The U.S. Securities and Exchange Commission (SEC) recently announced a settlement with Hitachi, Ltd. over allegations that the company sold shares in a South African subsidiary to a front company for the African National Congress (ANC), the ruling political party in that country, in order to win government contracts. In court papers filed on September 28, 2015, alongside the announcement of a settlement, the SEC described a scheme in which Hitachi sold twenty-five percent of the stock in its local subsidiary to a front company, entered into a “success fee” arrangement with the front company, and later won lucrative contracts based on its connection to the company. More specifically, Hitachi eventually won $5.6 billion in power station contracts and paid the front company $6 million in dividends and success fees. Hitachi will pay $19 million to settle the FCPA charges with the SEC. This case is another reminder to companies and their counsel that partnerships with local businesses should be diligenced carefully for corruption vulnerabilities, particularly where partner businesses are given dividends or bonus payments based on performance and are chosen for their government ties.
The scheme involving Hitachi began in 2005 when Hitachi, an international supplier of power station boilers, first sought to expand into the South African power market. To bolster its chances of winning business in the new market, Hitachi created a local subsidiary, Hitachi Power Africa (Pty) Ltd. (HPA), and decided to partner with a local company under the country’s Black Economic Empowerment Act (BEE). The BEE granted favorable status in the procurement process to companies partially owned by black South African entities. HPA targeted Chancellor House Holdings (Pty) Ltd. (Chancellor) because the company was known to have close ties to the government-owned utility, Eskom, came recommended by ANC officials, and was known to have “ANC influence.” HPA’s due diligence of Chancellor lasted only a handful of days and was not conducted in accordance with standard Hitachi procedure. Indeed, HPA could not locate a copy of its due diligence report when the SEC later investigated the company over its dealings in South Africa. To satisfy the BEE requirements, HPA sold 25% of its shares to Chancellor. In addition to the equity shares, HPA entered into a “success fee” arrangement with Chancellor, in which Chancellor would receive additional fees based on contracts secured with its assistance.
From 2006 until 2014, when HPA repurchased Chancellor’s shares, the two companies bid on and won several lucrative contracts totaling $5.6 billion. Through dividends and success fees, HPA paid more than $6 million to Chancellor. During this period, local South African newspapers ran stories highlighting the ties between HPA, Chancellor, and the ANC, and criticizing the apparent conflict of interest. In response, Chancellor eventually agreed not to distribute any of its profits from HPA to political officials. Even after news reports criticizing the relationship between the businesses, however, HPA regularly pushed Chancellor to exert its influence over ANC officials to secure contracts. To cover its tracks, HPA categorized the success fees that it paid to Chancellor as miscellaneous consulting expenses and failed to maintain proper documentation. The SEC’s charges against Hitachi relate to its failure to maintain adequate internal accounting controls and its failure to keep proper books and records.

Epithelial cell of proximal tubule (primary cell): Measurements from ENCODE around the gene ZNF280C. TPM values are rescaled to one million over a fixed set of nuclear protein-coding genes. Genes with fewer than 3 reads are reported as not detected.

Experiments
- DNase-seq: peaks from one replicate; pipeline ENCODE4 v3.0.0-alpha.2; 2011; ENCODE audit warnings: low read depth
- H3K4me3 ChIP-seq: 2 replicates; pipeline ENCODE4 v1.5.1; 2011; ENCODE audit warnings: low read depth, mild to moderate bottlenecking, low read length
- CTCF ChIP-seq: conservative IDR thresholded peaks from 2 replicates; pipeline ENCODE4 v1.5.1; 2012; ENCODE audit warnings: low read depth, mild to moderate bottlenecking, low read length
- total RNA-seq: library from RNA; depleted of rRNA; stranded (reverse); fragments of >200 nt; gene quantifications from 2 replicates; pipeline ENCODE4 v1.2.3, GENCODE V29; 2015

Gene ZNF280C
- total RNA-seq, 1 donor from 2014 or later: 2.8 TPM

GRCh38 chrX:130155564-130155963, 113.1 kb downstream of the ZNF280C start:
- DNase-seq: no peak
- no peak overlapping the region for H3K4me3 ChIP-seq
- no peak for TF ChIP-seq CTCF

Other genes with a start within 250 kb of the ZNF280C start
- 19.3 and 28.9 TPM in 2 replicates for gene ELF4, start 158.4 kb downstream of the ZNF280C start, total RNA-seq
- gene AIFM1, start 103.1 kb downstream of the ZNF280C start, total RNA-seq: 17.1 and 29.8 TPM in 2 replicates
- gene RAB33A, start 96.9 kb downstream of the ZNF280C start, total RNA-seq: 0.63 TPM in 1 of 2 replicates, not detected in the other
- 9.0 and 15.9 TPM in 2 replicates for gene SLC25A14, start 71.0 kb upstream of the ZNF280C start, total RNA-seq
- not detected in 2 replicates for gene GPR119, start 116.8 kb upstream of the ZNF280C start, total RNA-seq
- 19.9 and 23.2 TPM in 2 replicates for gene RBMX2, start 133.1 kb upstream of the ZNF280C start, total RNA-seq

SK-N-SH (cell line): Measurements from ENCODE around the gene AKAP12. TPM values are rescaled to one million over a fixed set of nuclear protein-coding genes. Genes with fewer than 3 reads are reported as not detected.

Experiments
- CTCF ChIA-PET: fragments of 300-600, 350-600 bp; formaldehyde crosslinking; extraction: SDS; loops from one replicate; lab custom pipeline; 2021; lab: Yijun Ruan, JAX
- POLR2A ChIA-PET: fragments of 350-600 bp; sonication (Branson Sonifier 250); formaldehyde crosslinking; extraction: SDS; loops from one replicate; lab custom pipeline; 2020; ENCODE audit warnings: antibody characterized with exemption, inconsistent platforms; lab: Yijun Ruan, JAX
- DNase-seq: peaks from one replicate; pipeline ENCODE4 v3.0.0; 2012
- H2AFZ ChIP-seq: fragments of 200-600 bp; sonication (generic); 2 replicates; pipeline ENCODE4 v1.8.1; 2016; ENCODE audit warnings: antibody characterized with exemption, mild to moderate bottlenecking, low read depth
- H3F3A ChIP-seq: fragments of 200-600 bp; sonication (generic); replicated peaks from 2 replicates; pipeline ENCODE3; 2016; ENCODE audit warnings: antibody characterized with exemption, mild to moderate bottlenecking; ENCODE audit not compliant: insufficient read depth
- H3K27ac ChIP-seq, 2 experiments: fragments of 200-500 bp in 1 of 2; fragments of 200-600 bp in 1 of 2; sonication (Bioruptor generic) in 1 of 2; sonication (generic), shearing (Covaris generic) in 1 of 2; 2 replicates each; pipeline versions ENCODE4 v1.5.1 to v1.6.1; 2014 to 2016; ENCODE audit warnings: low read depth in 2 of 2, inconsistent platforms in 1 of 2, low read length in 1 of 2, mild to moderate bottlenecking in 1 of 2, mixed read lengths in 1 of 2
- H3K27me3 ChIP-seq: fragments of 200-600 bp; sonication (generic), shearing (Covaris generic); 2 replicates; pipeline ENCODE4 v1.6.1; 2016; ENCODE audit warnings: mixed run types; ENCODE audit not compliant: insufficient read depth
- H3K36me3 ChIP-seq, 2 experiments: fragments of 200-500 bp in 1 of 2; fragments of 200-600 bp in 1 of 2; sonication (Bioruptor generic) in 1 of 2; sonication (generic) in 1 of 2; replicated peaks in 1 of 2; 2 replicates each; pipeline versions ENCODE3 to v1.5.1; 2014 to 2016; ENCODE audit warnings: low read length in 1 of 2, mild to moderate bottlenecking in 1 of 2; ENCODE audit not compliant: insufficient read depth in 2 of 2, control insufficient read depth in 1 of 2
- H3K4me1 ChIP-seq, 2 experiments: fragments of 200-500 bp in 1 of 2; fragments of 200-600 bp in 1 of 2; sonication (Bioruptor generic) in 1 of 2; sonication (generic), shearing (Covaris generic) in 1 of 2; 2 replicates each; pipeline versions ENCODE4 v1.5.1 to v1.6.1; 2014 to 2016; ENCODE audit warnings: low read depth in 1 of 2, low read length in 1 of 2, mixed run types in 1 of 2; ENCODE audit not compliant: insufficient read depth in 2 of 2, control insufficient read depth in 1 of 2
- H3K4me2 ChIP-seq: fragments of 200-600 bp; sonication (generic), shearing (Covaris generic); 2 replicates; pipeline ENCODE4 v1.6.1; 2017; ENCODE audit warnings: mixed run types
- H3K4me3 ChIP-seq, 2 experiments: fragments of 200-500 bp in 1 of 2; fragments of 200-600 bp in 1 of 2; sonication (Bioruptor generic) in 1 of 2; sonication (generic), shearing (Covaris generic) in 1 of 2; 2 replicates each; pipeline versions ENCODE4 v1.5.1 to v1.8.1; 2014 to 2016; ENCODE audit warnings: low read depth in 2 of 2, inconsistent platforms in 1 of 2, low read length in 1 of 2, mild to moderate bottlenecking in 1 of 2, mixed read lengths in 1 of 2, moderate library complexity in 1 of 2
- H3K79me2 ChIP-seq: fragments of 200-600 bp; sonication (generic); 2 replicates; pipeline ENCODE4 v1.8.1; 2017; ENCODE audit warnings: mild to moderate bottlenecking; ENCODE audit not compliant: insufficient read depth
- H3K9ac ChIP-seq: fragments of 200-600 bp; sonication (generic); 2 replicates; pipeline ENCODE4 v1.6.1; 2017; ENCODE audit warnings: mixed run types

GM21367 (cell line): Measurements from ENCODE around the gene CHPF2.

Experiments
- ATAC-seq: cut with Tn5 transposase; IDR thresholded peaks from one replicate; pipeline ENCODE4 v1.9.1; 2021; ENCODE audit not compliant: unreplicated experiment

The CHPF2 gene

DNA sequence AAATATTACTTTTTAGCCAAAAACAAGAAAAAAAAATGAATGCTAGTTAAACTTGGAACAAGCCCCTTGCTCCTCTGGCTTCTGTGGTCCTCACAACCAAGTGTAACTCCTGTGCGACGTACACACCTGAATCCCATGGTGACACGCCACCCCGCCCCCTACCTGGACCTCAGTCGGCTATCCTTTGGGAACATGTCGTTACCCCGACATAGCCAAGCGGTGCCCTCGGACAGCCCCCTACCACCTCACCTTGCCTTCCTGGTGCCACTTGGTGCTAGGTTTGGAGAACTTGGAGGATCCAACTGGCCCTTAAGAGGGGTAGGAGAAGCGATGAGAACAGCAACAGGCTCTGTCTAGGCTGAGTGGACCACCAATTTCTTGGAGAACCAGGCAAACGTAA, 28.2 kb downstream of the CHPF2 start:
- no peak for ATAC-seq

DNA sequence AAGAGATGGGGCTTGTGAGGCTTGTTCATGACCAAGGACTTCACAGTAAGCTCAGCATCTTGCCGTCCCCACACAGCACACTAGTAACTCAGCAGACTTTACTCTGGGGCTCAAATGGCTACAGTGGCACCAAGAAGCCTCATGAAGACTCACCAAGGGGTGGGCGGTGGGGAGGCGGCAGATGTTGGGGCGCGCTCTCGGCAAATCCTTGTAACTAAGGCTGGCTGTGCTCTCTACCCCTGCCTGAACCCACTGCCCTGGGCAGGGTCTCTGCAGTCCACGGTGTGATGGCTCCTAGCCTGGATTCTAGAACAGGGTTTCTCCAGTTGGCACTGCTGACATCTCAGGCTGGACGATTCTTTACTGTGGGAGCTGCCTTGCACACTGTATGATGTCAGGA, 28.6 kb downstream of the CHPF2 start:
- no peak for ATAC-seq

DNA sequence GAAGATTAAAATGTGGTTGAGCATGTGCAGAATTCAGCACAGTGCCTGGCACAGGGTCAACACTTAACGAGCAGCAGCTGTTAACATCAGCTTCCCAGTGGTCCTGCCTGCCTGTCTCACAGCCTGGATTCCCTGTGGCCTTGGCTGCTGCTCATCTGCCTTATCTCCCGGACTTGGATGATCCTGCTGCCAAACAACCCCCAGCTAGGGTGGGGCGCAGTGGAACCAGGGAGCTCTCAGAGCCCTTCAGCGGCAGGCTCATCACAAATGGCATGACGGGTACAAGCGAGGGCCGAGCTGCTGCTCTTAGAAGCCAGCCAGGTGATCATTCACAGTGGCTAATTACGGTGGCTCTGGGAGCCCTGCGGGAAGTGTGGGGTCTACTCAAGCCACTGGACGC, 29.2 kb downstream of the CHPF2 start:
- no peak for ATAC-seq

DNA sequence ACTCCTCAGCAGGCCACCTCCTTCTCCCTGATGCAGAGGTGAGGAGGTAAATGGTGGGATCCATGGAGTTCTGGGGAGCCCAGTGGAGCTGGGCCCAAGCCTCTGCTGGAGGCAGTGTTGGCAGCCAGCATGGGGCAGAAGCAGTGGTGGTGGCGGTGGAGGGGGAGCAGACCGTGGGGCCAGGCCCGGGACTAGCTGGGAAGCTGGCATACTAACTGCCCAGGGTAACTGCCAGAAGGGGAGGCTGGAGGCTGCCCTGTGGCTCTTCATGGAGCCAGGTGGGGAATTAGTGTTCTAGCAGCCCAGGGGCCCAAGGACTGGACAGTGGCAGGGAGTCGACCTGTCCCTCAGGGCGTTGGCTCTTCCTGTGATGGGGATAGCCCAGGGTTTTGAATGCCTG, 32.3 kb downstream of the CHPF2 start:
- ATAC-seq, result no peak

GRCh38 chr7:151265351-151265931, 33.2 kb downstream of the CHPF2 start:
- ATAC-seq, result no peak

This case is a reminder to companies that they must be diligent in finding and investigating possible red-flags – both before and after a deal has been completed. Before HPA started working with Chancellor, several alarm bells should have alerted decision-makers to the possibility of trouble. First, a number of high-level Chancellor employees had close business and personal ties to ANC and Eskom officials that were apparent to HPA and, in fact, were a key reason HPA enlisted Chancellor. Second, Chancellor did not have any operational or engineering capability that would have assisted HPA in performing the contract awarded. Partnering with a third-party for its contacts alone can often attract unwanted attention from prosecutors, as those relationships are ripe for possible FCPA violations. In its Complaint against Hitachi, the SEC highlighted that Hitachi “prioritized a prospective partner’s ability to exert political influence over engineering or operational capacity.” Later, once the two companies had started working together, HPA did not cut ties with Chancellor even after reports in several local newspapers revealed that Chancellor was being used as a front by the ANC. Some of the reports identified a scheme remarkably similar to the one involving Hitachi: Chancellor would acquire “empowerment” stakes in businesses pursuing government contracts and then collect profits when the joint ventures won ANC contracts. Other reports specifically pointed to the Hitachi-Chancellor relationship as an example of wrongdoing in the procurement process. At one point, the Secretary General of the ANC publically acknowledged that Chancellor was a funding “vehicle” of the ANC. The decision by Hitachi to continue working with Chancellor can be considered a failure on the part of those that decided to maintain the relationship with Chancellor, but it is also a cautionary tale for compliance and legal counsel. For them, Hitachi’s settlement is a reminder that ongoing due diligence, especially in response to new public information, is an essential part of any compliance and risk-management scheme.
You can read the SEC’s civil complaint against Hitachi here.